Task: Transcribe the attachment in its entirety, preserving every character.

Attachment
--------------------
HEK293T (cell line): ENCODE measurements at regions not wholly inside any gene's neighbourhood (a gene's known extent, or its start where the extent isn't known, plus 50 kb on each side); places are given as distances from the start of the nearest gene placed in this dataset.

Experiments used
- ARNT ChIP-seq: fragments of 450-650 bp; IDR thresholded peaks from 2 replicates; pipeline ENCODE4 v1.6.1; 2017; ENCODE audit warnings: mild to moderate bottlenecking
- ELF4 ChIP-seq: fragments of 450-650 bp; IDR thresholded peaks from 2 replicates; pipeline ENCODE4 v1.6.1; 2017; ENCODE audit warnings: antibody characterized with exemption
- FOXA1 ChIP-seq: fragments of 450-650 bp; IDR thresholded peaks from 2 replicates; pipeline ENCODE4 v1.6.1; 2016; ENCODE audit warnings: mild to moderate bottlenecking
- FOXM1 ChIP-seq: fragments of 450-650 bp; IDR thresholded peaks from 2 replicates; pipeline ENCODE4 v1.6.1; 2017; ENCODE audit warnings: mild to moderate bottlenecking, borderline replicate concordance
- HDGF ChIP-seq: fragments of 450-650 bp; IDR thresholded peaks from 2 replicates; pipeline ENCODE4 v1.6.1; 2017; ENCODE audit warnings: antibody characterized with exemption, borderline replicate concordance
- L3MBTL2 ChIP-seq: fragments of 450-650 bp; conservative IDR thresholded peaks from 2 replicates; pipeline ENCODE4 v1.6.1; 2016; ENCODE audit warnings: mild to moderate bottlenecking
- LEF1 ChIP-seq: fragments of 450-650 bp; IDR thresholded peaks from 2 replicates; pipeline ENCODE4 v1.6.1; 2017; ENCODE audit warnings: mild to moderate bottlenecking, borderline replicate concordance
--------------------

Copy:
HEK293T (cell line): ENCODE measurements at regions not wholly inside any gene's neighbourhood (a gene's known extent, or its start where the extent isn't known, plus 50 kb on each side); places are given as distances from the start of the nearest gene placed in this dataset.

Experiments used
- ARNT ChIP-seq: fragments of 450-650 bp; IDR thresholded peaks from 2 replicates; pipeline ENCODE4 v1.6.1; 2017; ENCODE audit warnings: mild to moderate bottlenecking
- ELF4 ChIP-seq: fragments of 450-650 bp; IDR thresholded peaks from 2 replicates; pipeline ENCODE4 v1.6.1; 2017; ENCODE audit warnings: antibody characterized with exemption
- FOXA1 ChIP-seq: fragments of 450-650 bp; IDR thresholded peaks from 2 replicates; pipeline ENCODE4 v1.6.1; 2016; ENCODE audit warnings: mild to moderate bottlenecking
- FOXM1 ChIP-seq: fragments of 450-650 bp; IDR thresholded peaks from 2 replicates; pipeline ENCODE4 v1.6.1; 2017; ENCODE audit warnings: mild to moderate bottlenecking, borderline replicate concordance
- HDGF ChIP-seq: fragments of 450-650 bp; IDR thresholded peaks from 2 replicates; pipeline ENCODE4 v1.6.1; 2017; ENCODE audit warnings: antibody characterized with exemption, borderline replicate concordance
- L3MBTL2 ChIP-seq: fragments of 450-650 bp; conservative IDR thresholded peaks from 2 replicates; pipeline ENCODE4 v1.6.1; 2016; ENCODE audit warnings: mild to moderate bottlenecking
- LEF1 ChIP-seq: fragments of 450-650 bp; IDR thresholded peaks from 2 replicates; pipeline ENCODE4 v1.6.1; 2017; ENCODE audit warnings: mild to moderate bottlenecking, borderline replicate concordance